Yahweh was the national god of ancient Israel and Judah. His origins reach at least to the early Iron Age, and likely to the Late Bronze Age. In the oldest biblical literature, he is a storm-and-warrior deity who leads the heavenly army against Israel's enemies; at that time the Israelites worshipped him alongside a variety of Canaanite gods and goddesses, including El, Asherah and Baal; in later centuries, El and Yahweh became conflated and El-linked epithets such as El Shaddai came to be applied to Yahweh alone, and other gods and goddesses such as Baal and Asherah were absorbed into the Yahwist religion.
Towards the end of the Babylonian captivity, the very existence of foreign gods was denied, and Yahweh was proclaimed as the creator of the cosmos and the one true God of all the world. During the Second Temple period, speaking the name of Yahweh in public became regarded as taboo; Jews began to substitute the divine name with the word adonai (אֲדֹנָי), meaning "My Lords" but used as a singular like "Elohim", and after the Temple was destroyed in 70 CE the original pronunciation was forgotten. Outside of early Judaism, Yahweh was frequently invoked in Greco-Roman magical texts from the 2nd century BCE to the 5th century CE under the names Iao, Adonai, Sabaoth, and Eloai.
Ancient Hebrew was written without vowels, so that the god's name is written as 𐤉𐤄𐤅𐤄 (יהוה in Modern Hebrew), transliterated as YHWH; modern scholarship has agreed to represent this as Yahweh. The shortened forms "Yeho-" and "Yo-" appear in personal names and in phrases such as "Hallelujah!" These four letters are called the Tetragrammaton.
This name is not attested other than among the Israelites and seems not to have any plausible etymology. Ehye ašer ehye ("I Am that I Am"), the explanation presented in Exodus 3:14, appears to be a late theological gloss invented at a time when the original meaning had been forgotten.
The centre of Yahweh's worship lay in three great annual festivals coinciding with major events in rural life: Passover with the birthing of lambs, Shavuot with the cereal harvest, and Sukkot with the fruit harvest. These probably pre-dated the arrival of the Yahweh religion, but they became linked to events in the national mythos of Israel: Passover with the exodus from Egypt, Shavuot with the law-giving at Mount Sinai, and Sukkot with the wilderness wanderings. The festivals thus celebrated Yahweh's salvation of Israel and Israel's status as his holy people, although the earlier agricultural meaning was not entirely lost.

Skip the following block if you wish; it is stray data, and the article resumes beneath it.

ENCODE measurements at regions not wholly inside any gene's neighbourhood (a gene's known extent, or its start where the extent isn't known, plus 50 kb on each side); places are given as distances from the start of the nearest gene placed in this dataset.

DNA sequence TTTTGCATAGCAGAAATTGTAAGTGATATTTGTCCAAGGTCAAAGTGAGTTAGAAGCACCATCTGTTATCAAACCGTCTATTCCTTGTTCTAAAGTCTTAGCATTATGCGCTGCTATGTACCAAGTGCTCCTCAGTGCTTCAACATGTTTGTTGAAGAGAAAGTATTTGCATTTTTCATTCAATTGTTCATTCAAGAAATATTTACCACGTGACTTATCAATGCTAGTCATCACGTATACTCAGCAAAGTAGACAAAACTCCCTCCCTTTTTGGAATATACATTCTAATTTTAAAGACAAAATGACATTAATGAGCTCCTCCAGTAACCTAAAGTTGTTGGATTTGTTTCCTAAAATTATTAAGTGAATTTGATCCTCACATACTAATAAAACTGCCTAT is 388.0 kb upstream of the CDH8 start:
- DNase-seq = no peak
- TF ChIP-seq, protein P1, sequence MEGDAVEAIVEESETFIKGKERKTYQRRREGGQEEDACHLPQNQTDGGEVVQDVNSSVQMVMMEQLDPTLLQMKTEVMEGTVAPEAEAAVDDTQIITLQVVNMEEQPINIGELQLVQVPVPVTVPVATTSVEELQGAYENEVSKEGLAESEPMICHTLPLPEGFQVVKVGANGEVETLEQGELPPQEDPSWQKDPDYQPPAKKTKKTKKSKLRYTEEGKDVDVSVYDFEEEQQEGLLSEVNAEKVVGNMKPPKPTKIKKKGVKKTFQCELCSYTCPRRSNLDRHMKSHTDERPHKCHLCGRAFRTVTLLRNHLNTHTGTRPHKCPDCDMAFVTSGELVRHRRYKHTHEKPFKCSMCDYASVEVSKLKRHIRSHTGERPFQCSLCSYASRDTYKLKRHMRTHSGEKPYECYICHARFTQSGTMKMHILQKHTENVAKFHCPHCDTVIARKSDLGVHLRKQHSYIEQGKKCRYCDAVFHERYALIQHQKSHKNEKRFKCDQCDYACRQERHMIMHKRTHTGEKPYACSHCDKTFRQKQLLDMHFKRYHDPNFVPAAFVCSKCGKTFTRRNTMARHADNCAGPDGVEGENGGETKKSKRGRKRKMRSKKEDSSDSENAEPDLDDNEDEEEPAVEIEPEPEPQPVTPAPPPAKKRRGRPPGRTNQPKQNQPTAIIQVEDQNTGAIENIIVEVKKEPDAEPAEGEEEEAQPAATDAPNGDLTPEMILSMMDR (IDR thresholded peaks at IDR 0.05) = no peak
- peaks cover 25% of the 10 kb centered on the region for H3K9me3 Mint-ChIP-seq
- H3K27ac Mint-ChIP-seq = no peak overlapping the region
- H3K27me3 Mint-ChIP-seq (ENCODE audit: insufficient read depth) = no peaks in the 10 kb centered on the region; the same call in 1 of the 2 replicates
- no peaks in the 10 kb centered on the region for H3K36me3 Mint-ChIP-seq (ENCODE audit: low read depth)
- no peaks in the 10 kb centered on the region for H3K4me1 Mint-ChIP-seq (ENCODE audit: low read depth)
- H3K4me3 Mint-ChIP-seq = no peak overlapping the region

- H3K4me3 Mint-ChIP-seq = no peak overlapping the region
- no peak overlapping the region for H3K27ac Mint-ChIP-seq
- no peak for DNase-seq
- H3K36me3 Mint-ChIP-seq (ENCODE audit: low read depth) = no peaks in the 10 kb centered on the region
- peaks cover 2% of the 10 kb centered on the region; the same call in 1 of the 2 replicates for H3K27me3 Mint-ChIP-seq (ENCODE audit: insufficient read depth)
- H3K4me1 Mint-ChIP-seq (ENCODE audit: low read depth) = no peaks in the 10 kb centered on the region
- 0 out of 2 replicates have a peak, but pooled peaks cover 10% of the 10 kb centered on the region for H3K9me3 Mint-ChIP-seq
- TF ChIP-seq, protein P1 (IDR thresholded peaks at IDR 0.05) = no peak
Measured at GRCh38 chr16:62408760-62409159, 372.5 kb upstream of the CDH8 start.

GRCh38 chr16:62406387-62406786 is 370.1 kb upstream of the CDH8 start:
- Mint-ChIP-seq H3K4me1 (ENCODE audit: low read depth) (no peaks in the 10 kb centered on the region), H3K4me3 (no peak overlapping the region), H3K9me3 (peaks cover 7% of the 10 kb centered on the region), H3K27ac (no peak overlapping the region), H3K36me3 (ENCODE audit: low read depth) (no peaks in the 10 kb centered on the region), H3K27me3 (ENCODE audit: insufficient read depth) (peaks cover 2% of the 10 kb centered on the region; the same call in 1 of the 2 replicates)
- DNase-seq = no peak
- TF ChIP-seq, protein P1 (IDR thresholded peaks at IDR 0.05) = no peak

His worship presumably involved sacrifice, but many scholars have concluded that the rituals detailed in Leviticus 1–16, with their stress on purity and atonement, were introduced only after the Babylonian exile, and that in reality any head of a family was able to offer sacrifice as occasion demanded. A number of scholars have also drawn the conclusion that infant sacrifice, whether to the underworld deity Moloch or to Yahweh himself, was a part of Israelite/Judahite religion until the reforms of King Josiah in the late 7th century BCE. Sacrifice was presumably complemented by the singing or recital of psalms, but again the details are scant. Prayer played little role in official worship.
Yahweh's role as the national god was reflected each year in Jerusalem when the king presided over a ceremony at which Yahweh was enthroned in the Temple. The Hebrew Bible gives the impression that the Jerusalem temple was always meant to be the central or even sole temple of Yahweh, but this was not the case: the earliest known Israelite place of worship is a 12th century BCE open-air altar in the hills of Samaria featuring a bronze bull reminiscent of Canaanite "Bull-El" (El in the form of a bull), and the archaeological remains of further temples have been found at Dan on Israel's northern border and at Arad in the Negev and Beersheba, both in the territory of Judah. Shiloh, Bethel, Gilgal, Mizpah, Ramah and Dan were also major sites for festivals, sacrifices, the making of vows, private rituals, and the adjudication of legal disputes.
Yahweh-worship was famously aniconic, meaning that the god was not depicted by a statue or other image. This is not to say that he was not represented in some symbolic form, and early Israelite worship probably focused on standing stones, but according to the Biblical texts the temple in Jerusalem featured Yahweh's throne in the form of two cherubim, their inner wings forming the seat and a box (the Ark of the Covenant) as a footstool, while the throne itself was empty.
The worship of Yahweh alone began at the earliest with the prophet Elijah in the 9th century BCE, but more likely with the prophet Hosea in the 8th; even then it remained the concern of a small party before gaining ascendancy in the Babylonian exile and early post-exilic period. The early supporters of this faction are widely regarded as being monolatrists rather than true monotheists; they did not believe Yahweh was the only god in existence, but instead believed he was the only god the people of Israel should worship. Finally, in the national crisis of the exile, the followers of Yahweh went a step further and outright denied that the other deities aside from Yahweh even existed, thus marking the transition from monolatrism to true monotheism.